Clause 13 already imposes a duty on the scheme authority and the NPSA to co-operate with each other where it appears to them that it is appropriate to do so for the efficient and effective discharge of their respective functions. That will further the NPSA's objective of collecting data at a national level on adverse incidents across the NHS. Reporting of incidents, whether openly or anonymously, is key to gaining knowledge about things that go wrong, learning lessons and providing practical solutions.

Amendment No. 54 enables the scheme authority to require scheme members to provide information or documents to the NPSA. As I have said, one of the key objectives of the redress scheme is to facilitate learning from mistakes. The confidential learning system of the reporting system of the NPSA has a similar objective. Clause 13 already imposes a duty of co-operation between the two agencies and we believe that that, together with the arrangements that are already in place for the NHS to report to the NPSA, make further amendment of this legislation unnecessary.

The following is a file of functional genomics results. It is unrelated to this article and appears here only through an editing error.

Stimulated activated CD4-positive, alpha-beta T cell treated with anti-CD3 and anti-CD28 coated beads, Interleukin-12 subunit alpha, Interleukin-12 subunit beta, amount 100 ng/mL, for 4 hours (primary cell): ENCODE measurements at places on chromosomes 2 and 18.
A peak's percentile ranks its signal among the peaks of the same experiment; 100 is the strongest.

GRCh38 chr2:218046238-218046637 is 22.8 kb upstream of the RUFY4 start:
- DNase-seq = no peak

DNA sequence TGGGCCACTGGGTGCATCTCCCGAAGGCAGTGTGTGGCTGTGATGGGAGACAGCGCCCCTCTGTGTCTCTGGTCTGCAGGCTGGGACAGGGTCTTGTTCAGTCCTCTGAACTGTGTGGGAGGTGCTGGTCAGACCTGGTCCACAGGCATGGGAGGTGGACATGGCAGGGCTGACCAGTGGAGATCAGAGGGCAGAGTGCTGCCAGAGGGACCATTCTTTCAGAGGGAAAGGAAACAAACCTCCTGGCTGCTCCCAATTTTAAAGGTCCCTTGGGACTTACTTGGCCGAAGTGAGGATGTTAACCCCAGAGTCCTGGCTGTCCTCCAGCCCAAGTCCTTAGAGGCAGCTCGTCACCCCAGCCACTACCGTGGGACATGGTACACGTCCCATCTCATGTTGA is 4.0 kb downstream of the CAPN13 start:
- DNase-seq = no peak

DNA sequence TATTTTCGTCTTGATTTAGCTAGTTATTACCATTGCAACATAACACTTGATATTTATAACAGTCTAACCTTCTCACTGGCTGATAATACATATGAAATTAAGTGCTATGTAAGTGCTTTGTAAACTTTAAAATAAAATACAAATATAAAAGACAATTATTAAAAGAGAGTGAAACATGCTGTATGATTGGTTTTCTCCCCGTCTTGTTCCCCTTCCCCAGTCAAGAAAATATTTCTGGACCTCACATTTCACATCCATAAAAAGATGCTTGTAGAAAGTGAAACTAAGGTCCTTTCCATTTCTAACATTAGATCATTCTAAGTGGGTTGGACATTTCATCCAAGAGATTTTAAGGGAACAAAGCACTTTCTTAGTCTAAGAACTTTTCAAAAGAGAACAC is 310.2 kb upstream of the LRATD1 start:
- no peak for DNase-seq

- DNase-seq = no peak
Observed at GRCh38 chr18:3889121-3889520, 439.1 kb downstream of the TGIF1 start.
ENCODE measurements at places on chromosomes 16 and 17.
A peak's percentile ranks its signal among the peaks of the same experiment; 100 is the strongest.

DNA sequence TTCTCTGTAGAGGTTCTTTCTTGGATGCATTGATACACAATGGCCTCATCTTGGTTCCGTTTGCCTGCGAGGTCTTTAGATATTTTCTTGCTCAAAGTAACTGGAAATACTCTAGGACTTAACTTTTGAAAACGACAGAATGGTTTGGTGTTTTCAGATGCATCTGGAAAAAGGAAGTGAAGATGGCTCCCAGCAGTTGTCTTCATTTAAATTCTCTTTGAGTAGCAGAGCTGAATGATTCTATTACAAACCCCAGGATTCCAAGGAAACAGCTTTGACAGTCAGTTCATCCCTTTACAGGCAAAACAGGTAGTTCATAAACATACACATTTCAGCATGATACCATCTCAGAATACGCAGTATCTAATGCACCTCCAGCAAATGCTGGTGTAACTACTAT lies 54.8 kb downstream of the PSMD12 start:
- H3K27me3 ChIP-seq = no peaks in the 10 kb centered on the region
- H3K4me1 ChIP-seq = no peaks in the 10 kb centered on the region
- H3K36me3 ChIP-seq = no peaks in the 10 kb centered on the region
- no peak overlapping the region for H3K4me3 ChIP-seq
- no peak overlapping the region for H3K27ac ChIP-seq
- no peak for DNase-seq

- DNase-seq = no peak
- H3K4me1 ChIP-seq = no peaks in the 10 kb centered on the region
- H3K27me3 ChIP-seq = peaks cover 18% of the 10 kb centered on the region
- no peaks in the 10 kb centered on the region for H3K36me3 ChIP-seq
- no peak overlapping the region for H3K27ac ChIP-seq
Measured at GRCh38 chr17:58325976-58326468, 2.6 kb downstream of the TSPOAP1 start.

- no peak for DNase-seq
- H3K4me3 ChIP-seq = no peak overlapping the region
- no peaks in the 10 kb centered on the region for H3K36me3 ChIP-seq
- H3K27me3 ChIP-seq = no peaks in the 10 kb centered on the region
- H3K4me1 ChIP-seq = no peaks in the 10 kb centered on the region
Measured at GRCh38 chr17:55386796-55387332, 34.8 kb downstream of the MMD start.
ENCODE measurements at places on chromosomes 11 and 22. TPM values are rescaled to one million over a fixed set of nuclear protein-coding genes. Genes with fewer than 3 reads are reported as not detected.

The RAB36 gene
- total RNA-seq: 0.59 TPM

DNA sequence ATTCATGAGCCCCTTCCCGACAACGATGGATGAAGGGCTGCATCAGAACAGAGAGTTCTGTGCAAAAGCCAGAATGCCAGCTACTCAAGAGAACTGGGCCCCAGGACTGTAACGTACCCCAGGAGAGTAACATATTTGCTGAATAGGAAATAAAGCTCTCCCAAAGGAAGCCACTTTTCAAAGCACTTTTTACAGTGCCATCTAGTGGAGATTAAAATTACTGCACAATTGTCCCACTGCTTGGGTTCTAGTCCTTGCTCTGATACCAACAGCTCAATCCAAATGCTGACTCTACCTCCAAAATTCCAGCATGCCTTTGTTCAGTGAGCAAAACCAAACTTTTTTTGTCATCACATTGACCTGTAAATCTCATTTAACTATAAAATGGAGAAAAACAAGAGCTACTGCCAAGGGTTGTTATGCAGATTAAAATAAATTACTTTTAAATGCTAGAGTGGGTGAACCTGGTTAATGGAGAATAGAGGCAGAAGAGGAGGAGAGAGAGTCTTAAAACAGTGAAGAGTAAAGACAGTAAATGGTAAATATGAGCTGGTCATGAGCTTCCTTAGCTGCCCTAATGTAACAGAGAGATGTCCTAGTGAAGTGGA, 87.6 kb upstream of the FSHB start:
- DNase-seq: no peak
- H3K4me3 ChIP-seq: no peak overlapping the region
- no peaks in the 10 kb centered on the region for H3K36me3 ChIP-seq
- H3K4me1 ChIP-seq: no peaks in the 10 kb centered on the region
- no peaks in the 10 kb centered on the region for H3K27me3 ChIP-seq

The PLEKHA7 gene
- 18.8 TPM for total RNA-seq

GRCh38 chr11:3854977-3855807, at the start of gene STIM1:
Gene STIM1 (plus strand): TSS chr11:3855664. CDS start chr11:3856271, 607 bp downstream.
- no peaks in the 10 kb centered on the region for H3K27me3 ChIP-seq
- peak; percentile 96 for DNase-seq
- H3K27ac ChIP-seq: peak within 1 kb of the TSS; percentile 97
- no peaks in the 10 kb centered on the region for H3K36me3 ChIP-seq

Guidance about disclosure to patients will be issued, but it will be open to the Secretary of State to provide in the scheme for patients to be provided with key documents, using powers in Clause 10(2)(b) to require scheme members to carry out specified functions.

6.30 pm